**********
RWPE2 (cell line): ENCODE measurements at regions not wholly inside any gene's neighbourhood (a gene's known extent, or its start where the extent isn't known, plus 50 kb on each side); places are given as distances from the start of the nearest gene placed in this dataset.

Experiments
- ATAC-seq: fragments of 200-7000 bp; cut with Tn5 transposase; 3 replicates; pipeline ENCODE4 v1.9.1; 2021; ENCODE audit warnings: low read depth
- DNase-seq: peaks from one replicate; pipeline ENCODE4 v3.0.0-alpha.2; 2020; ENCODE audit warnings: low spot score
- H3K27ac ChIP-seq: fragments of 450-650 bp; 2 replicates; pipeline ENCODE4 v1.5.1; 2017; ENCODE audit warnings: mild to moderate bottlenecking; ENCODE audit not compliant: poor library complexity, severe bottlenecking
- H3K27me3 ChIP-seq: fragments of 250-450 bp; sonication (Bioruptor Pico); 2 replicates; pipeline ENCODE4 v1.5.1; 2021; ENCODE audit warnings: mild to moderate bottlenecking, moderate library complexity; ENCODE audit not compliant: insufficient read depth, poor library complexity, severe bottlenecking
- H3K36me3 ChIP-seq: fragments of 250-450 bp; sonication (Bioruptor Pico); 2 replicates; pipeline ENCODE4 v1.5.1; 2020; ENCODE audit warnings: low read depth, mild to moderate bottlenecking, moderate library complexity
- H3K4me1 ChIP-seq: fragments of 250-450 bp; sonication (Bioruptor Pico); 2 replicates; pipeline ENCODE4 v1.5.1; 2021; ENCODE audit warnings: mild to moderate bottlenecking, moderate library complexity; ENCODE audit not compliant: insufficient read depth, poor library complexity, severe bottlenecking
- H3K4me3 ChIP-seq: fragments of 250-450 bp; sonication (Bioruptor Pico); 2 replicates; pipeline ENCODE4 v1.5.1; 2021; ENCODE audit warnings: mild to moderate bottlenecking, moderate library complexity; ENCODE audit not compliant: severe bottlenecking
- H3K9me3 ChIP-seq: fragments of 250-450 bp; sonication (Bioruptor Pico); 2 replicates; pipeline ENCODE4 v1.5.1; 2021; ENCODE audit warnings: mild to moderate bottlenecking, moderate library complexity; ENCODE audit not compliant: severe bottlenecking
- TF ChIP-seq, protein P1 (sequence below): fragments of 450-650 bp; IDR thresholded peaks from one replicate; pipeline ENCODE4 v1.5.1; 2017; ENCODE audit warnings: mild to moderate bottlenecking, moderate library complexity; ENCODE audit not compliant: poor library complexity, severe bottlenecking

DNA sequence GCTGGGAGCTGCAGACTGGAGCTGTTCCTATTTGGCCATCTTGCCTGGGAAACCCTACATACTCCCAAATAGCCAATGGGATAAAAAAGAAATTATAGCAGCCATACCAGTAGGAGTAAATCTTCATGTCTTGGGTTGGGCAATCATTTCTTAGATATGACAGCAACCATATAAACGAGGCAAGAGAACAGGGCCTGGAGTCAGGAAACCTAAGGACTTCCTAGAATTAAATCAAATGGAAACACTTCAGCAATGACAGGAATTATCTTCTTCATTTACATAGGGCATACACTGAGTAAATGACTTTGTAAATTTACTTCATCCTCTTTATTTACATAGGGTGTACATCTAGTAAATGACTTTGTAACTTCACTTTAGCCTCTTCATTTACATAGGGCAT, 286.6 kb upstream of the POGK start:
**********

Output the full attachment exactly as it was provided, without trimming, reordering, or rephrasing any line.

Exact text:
RWPE2 (cell line): ENCODE measurements at regions not wholly inside any gene's neighbourhood (a gene's known extent, or its start where the extent isn't known, plus 50 kb on each side); places are given as distances from the start of the nearest gene placed in this dataset.

Experiments
- ATAC-seq: fragments of 200-7000 bp; cut with Tn5 transposase; 3 replicates; pipeline ENCODE4 v1.9.1; 2021; ENCODE audit warnings: low read depth
- DNase-seq: peaks from one replicate; pipeline ENCODE4 v3.0.0-alpha.2; 2020; ENCODE audit warnings: low spot score
- H3K27ac ChIP-seq: fragments of 450-650 bp; 2 replicates; pipeline ENCODE4 v1.5.1; 2017; ENCODE audit warnings: mild to moderate bottlenecking; ENCODE audit not compliant: poor library complexity, severe bottlenecking
- H3K27me3 ChIP-seq: fragments of 250-450 bp; sonication (Bioruptor Pico); 2 replicates; pipeline ENCODE4 v1.5.1; 2021; ENCODE audit warnings: mild to moderate bottlenecking, moderate library complexity; ENCODE audit not compliant: insufficient read depth, poor library complexity, severe bottlenecking
- H3K36me3 ChIP-seq: fragments of 250-450 bp; sonication (Bioruptor Pico); 2 replicates; pipeline ENCODE4 v1.5.1; 2020; ENCODE audit warnings: low read depth, mild to moderate bottlenecking, moderate library complexity
- H3K4me1 ChIP-seq: fragments of 250-450 bp; sonication (Bioruptor Pico); 2 replicates; pipeline ENCODE4 v1.5.1; 2021; ENCODE audit warnings: mild to moderate bottlenecking, moderate library complexity; ENCODE audit not compliant: insufficient read depth, poor library complexity, severe bottlenecking
- H3K4me3 ChIP-seq: fragments of 250-450 bp; sonication (Bioruptor Pico); 2 replicates; pipeline ENCODE4 v1.5.1; 2021; ENCODE audit warnings: mild to moderate bottlenecking, moderate library complexity; ENCODE audit not compliant: severe bottlenecking
- H3K9me3 ChIP-seq: fragments of 250-450 bp; sonication (Bioruptor Pico); 2 replicates; pipeline ENCODE4 v1.5.1; 2021; ENCODE audit warnings: mild to moderate bottlenecking, moderate library complexity; ENCODE audit not compliant: severe bottlenecking
- TF ChIP-seq, protein P1 (sequence below): fragments of 450-650 bp; IDR thresholded peaks from one replicate; pipeline ENCODE4 v1.5.1; 2017; ENCODE audit warnings: mild to moderate bottlenecking, moderate library complexity; ENCODE audit not compliant: poor library complexity, severe bottlenecking

DNA sequence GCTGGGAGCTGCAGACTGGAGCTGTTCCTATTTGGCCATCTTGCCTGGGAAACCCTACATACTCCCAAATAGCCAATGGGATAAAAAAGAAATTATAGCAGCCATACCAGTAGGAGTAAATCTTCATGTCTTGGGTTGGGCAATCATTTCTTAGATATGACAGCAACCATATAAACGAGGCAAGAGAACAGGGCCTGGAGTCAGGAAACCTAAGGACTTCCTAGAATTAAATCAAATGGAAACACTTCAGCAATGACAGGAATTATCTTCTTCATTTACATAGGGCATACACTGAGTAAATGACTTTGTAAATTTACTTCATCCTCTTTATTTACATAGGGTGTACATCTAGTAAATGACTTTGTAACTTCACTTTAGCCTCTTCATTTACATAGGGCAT, 286.6 kb upstream of the POGK start: